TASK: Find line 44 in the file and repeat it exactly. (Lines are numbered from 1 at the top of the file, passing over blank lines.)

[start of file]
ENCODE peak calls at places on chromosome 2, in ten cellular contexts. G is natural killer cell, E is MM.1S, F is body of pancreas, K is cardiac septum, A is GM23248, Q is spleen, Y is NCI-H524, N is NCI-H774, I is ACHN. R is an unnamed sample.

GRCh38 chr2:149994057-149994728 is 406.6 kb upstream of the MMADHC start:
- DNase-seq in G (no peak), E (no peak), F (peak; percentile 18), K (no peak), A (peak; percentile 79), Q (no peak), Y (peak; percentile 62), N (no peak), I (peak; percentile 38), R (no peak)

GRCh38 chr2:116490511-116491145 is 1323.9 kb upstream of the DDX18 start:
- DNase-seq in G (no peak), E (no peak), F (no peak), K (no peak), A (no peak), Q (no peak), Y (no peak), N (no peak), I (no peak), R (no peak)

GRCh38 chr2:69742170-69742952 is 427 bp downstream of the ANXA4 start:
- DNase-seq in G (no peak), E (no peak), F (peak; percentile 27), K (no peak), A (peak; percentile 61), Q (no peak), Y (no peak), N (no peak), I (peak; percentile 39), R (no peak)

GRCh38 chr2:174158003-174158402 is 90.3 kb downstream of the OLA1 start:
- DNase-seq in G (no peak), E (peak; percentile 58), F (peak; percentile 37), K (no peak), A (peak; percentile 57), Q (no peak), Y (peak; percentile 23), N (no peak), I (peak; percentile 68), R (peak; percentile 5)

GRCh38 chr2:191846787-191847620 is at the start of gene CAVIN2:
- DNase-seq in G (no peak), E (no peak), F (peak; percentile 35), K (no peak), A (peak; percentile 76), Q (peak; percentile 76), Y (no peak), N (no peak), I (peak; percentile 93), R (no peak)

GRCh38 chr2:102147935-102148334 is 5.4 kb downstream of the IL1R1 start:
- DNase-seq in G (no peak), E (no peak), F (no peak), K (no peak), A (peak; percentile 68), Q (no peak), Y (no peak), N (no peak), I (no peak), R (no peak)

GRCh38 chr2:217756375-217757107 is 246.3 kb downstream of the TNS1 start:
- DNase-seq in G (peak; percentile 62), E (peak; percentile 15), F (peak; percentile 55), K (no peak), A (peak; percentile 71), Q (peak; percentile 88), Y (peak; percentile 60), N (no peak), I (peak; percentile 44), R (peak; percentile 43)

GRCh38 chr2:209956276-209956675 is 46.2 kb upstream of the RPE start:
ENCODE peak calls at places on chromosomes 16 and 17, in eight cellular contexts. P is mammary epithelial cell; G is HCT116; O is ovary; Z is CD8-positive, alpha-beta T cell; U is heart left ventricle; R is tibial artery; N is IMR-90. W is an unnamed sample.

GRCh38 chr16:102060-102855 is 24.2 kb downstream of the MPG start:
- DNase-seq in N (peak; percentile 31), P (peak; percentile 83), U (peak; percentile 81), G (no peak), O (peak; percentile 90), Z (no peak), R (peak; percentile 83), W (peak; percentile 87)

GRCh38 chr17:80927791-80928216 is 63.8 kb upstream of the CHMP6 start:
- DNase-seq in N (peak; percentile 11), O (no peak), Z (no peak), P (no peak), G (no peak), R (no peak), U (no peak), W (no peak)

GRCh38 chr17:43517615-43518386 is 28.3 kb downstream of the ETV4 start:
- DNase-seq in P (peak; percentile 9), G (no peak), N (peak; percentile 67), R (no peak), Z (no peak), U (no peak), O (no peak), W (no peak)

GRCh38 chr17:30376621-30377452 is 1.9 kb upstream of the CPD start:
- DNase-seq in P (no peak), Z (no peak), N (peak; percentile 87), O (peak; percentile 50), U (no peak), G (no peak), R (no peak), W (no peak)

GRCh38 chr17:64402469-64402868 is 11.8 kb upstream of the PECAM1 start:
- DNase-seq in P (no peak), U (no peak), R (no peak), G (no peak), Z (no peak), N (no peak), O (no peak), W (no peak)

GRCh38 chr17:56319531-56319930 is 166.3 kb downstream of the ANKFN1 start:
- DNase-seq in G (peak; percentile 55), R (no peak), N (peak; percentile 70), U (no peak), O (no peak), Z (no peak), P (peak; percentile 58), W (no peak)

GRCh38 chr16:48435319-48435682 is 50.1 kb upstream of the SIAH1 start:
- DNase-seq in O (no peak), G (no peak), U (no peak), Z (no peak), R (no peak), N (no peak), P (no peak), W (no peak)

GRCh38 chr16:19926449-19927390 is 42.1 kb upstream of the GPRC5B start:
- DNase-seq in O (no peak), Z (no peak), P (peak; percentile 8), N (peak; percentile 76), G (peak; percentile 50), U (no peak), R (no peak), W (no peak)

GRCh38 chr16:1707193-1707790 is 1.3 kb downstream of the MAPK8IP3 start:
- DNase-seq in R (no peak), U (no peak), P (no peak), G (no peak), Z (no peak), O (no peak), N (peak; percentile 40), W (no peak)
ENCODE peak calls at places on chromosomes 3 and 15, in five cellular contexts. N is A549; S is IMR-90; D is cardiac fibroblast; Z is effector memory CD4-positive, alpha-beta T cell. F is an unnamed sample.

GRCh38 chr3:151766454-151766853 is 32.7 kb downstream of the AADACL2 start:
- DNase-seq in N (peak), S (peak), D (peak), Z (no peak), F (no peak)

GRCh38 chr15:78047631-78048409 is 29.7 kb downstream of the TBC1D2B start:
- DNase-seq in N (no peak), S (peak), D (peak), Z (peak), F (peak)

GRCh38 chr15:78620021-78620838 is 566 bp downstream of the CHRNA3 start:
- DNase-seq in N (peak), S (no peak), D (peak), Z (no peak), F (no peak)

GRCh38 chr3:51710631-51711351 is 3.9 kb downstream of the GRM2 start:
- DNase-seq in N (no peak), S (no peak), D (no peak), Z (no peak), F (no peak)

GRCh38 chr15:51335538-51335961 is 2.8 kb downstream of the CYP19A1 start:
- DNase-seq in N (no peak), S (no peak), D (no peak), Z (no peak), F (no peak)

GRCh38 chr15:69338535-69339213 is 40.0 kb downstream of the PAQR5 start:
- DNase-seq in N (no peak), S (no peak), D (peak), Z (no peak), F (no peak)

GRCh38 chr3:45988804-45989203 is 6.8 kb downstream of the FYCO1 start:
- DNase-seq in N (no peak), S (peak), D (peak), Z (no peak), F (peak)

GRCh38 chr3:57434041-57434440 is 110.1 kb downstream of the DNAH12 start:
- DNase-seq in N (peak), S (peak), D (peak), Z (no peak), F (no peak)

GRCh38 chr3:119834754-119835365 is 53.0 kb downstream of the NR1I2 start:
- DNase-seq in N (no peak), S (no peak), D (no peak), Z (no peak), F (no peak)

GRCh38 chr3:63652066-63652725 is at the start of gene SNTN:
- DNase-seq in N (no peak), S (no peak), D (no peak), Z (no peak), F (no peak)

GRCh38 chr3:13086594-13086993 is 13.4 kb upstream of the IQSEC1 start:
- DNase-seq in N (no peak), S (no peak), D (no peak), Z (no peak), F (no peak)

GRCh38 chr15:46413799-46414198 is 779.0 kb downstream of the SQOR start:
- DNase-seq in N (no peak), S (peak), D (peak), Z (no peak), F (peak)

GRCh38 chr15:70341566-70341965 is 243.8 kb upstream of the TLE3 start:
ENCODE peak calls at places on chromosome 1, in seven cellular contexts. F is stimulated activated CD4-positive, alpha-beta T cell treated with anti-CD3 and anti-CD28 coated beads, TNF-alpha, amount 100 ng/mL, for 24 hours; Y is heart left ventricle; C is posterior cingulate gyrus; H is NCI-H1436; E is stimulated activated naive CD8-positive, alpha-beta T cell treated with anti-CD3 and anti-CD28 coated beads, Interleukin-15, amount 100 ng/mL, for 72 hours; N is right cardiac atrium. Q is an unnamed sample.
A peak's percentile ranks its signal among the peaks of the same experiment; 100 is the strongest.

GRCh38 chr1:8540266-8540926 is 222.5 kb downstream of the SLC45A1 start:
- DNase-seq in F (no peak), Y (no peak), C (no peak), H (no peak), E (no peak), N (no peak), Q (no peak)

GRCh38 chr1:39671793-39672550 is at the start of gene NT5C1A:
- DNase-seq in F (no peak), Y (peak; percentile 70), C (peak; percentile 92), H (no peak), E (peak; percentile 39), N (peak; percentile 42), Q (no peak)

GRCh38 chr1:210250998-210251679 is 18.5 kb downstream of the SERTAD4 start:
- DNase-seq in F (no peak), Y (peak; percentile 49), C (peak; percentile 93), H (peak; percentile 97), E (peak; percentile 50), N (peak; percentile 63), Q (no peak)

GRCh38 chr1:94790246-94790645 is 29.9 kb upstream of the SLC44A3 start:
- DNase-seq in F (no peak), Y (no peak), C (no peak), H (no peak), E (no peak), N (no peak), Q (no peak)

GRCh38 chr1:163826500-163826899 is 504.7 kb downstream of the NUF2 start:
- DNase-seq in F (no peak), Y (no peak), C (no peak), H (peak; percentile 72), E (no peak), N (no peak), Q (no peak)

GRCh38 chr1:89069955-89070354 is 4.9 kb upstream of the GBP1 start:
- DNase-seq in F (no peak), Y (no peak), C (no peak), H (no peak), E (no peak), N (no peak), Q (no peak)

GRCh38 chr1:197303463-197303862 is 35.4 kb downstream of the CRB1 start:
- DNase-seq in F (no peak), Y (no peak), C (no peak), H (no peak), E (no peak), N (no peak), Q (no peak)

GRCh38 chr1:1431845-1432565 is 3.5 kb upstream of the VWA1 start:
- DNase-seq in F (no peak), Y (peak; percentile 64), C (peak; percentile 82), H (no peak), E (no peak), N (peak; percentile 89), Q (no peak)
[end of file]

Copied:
- DNase-seq in N (no peak), S (no peak), D (no peak), Z (no peak), F (no peak)